I’ve got this story hanging from a chain around my neck. There’s a constant temptation to slip it on my finger and get wrapped up in the world I’ve created and forget about this arduous journey. Ignore the trials and tribulation of the “real”. Find an easy way to victory. But lo, that is not to be.
Turns out, one does not simply walk into the gates of Amazon and claim to be an author. Well, actually, they do. It really is that easy. It is also apparently incredibly easy to even skip the whole book writing nonsense and disguise yourself as a DIFFERENT author.
In the past week, I’ve had an interesting back and forth with Amazon Author Central. Half dozen or more emails, a phone call, a half dozen more emails and I think things might have gotten straightened out.
It all started with an innocent mistake. The editor of the latest anthology I’m included in asked someone to step up and help others get their own author accounts arranged. Since I was the first one to link the book to my author page, I volunteered. Everything was going well until for reasons I still don’t understand, a fellow author was given my page.
Yep. I logged into my account and in big bold letters at the top of the page it said “Hello <other author’s name>” (Well, he had a better name than that, but I don’t see the need to bus toss him.) My bio was gone, photo missing and a few books added that weren’t works I had contributed to.
I was annoyed. Noticed it last Thursday night, fired off unanswered emails to tech support, went to bed pissed, woke up at 5 am and fired off more emails. Around 8 am, I stumbled across the “call me” option and in a reasonable amount of time had Amazon help on the line.
According to the helpdesk guy, an author had claimed my account and they just gave it to him.
Yep. Skip the walk out of the shire. Bypass the trek to Rivendell and over the Misty Mountains and through the Dead Marshes. No, take the giant eagles and come in like a kamikaze. Boom, you’re an author with a half dozen titles on your page. Sure, they belong to someone else, but hey, that’s cool.
Apparently, there’s no verification process. They simply take your word that you, whoever you are, even if your name is COMPLETELY DIFFERENT from the author on the page, are telling the truth when you say “oh yeah, all that’s mine.” They then transfer your account to that person straight away.
Now, the sad thing is, this author had absolutely no intention of hijacking my page. And frankly, there isn’t much of note to hijack. All of my credits are in anthologies and ezines and an editor or publisher somewhere else has control over the purse strings. Even so, the fact that they so grossly misinterpreted his request and then so blindly executed it led to me having serious doubts about my upcoming self-publishing plans.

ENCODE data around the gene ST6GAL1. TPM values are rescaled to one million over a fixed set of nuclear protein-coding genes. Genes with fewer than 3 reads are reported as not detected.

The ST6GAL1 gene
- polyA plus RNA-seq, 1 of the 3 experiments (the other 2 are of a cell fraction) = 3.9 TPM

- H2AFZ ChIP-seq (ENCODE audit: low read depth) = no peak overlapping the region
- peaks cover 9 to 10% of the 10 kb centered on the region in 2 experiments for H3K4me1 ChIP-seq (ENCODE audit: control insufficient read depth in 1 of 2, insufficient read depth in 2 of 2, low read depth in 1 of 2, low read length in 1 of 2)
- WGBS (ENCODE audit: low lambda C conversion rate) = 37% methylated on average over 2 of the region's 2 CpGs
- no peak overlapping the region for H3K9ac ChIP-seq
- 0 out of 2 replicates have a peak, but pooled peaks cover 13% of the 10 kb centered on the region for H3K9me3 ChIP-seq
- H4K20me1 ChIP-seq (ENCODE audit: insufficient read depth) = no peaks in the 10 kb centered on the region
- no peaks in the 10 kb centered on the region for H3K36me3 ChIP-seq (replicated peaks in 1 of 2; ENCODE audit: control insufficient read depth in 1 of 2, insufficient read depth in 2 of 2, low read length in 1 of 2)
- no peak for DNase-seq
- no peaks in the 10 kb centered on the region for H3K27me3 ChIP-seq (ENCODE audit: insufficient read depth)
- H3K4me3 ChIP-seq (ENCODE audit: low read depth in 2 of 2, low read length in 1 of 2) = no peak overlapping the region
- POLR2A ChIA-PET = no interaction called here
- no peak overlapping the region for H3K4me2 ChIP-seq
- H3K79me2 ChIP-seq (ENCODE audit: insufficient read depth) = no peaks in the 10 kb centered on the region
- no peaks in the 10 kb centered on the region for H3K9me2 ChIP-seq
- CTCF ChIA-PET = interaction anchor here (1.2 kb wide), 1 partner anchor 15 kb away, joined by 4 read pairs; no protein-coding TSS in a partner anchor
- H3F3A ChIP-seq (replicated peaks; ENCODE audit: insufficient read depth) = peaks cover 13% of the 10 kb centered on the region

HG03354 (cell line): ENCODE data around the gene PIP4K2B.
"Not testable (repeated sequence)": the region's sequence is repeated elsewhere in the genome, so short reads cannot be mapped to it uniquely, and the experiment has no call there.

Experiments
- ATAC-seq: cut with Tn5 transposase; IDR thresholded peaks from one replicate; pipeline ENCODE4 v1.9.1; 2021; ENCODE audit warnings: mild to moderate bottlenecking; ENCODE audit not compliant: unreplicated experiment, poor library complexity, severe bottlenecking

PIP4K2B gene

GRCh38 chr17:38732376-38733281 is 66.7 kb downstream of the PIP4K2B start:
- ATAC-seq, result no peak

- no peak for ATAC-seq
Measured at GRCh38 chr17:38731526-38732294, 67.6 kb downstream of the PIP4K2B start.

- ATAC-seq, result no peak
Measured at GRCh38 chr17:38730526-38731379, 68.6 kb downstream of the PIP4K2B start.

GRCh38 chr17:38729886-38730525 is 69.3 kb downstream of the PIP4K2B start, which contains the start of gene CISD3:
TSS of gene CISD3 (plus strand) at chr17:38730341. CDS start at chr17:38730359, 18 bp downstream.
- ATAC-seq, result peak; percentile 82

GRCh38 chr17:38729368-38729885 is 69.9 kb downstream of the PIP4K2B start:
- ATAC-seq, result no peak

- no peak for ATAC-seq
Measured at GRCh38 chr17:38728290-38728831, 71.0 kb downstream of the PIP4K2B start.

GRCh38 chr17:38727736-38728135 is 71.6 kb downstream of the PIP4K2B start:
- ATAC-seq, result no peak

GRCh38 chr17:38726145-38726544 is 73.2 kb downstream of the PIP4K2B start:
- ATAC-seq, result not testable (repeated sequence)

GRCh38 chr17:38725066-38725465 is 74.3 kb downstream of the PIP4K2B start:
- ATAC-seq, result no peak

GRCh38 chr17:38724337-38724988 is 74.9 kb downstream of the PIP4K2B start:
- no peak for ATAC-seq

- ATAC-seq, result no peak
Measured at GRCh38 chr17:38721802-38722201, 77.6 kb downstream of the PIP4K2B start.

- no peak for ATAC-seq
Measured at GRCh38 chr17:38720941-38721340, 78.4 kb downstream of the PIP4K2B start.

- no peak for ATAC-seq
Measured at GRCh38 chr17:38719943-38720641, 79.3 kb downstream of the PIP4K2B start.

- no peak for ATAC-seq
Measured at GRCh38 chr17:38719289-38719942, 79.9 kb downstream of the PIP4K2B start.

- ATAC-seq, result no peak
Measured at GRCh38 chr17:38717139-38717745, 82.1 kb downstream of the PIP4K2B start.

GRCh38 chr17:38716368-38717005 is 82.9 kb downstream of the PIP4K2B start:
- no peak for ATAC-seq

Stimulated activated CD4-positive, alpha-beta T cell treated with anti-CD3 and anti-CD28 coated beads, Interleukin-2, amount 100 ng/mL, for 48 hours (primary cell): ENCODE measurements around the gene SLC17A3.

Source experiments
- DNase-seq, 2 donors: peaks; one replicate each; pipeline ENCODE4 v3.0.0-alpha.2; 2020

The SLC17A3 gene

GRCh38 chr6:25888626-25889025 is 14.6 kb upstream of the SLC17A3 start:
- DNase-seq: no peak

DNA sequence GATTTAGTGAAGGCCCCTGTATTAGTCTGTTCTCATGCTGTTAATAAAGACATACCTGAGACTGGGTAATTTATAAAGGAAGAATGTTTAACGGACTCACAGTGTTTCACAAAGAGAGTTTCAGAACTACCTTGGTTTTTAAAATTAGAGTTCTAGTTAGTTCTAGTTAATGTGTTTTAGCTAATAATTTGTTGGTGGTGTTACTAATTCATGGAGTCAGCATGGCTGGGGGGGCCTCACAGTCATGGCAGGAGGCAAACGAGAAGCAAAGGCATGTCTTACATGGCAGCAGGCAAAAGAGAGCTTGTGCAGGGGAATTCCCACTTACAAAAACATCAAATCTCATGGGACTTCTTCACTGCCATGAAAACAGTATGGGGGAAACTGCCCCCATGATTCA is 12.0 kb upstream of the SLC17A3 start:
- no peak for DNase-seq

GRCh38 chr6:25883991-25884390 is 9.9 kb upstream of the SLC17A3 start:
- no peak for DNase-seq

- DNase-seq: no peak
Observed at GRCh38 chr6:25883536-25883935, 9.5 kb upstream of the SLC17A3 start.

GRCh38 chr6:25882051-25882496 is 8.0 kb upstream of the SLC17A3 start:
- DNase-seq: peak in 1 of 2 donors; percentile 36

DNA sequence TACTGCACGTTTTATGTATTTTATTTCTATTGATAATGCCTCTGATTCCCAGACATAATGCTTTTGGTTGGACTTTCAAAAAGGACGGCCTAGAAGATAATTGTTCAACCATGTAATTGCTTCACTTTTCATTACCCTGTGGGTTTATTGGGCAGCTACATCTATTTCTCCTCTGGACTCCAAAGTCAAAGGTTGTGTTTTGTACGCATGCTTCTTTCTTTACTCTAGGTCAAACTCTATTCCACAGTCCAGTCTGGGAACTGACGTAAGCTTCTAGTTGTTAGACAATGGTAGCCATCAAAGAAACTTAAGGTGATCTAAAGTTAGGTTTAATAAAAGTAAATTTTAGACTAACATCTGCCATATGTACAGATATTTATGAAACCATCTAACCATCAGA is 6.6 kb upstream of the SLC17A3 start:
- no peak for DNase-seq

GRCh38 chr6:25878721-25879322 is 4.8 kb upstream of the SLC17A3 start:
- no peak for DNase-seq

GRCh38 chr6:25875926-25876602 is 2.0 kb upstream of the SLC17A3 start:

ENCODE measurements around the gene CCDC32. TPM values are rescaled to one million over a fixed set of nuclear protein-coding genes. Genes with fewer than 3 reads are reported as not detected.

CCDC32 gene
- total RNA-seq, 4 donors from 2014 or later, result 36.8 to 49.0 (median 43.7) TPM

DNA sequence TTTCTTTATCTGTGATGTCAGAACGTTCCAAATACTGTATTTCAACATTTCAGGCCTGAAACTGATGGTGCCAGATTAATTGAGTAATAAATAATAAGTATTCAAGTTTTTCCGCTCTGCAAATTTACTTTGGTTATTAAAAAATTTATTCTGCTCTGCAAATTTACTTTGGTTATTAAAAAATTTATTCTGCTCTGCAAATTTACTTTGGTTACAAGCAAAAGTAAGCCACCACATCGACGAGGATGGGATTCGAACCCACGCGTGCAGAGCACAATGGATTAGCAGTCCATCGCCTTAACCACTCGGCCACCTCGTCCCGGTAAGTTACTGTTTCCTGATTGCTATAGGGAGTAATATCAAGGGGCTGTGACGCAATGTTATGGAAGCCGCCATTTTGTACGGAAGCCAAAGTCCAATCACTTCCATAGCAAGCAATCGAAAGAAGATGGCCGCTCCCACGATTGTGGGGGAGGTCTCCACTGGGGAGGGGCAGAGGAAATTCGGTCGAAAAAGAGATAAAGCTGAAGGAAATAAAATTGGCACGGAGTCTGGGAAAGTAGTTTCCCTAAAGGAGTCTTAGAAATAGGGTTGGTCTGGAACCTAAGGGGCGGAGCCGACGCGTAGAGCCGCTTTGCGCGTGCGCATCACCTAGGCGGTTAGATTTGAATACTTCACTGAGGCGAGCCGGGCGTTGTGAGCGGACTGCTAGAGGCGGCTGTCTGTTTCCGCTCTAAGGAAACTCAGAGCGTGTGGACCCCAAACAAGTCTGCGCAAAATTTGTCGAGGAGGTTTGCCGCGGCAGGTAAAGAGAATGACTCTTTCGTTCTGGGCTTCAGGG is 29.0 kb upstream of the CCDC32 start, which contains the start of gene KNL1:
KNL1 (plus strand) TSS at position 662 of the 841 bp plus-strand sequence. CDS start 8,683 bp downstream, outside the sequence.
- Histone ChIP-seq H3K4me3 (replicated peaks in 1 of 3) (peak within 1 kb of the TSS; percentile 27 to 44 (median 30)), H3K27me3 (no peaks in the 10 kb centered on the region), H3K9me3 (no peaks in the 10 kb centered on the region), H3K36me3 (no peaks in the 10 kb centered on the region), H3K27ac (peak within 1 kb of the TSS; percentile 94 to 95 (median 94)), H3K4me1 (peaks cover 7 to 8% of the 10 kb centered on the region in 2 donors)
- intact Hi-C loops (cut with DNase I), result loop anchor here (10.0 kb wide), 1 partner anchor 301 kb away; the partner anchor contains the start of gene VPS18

Even after several days, things still hadn’t been sorted out. Works kept disappearing from my page and being placed on his new page. More emails later, a snarky post on the KDP forums and it has yet to be fully sorted out. My page and book list appears back to normal (I had to re-upload my bio and photo) but the other author’s new page shows a whole list of books from my list which don’t include his stories. Overall, not a big deal for an anthology, but if that happened with a novel – I’d be elbows deep in muck forming a horde of Urak Hai out of the creek behind my house.
So, for any authors, I urge you to contact Amazon and request they revisit their policy on page assignment and creation. At the very least, a confirmation email should be sent to the account email on record to verify that the person making the request is indeed that author.
On a positive note – I have found my editor for Collateral Damage and the quest continues! Any more trials and tribulations, bring ’em on.
Wow! Thanks for the heads up and for once again being the guy out in front taking all the orc blows. I feel bad that you had to tangle with dark wraiths to do it, but appreciate the helpful hints. I check mine after I add an anthology, but most times I have to tell them I really, really contributed to it and a couple days later they update my page. I’ll pass this onto my Nano group as I know several of them have pages. Good luck with the editor and let us know how that works out for you.
Well, I guess if it was easy it wouldn’t be an adventure worth blogging about. Thanks for the share – that’s exactly why I wanted to blog about the experience. In all, it wasn’t a big deal -but- I see how it could cause huge problems, especially once I get a few (hopefully selling) novels up there!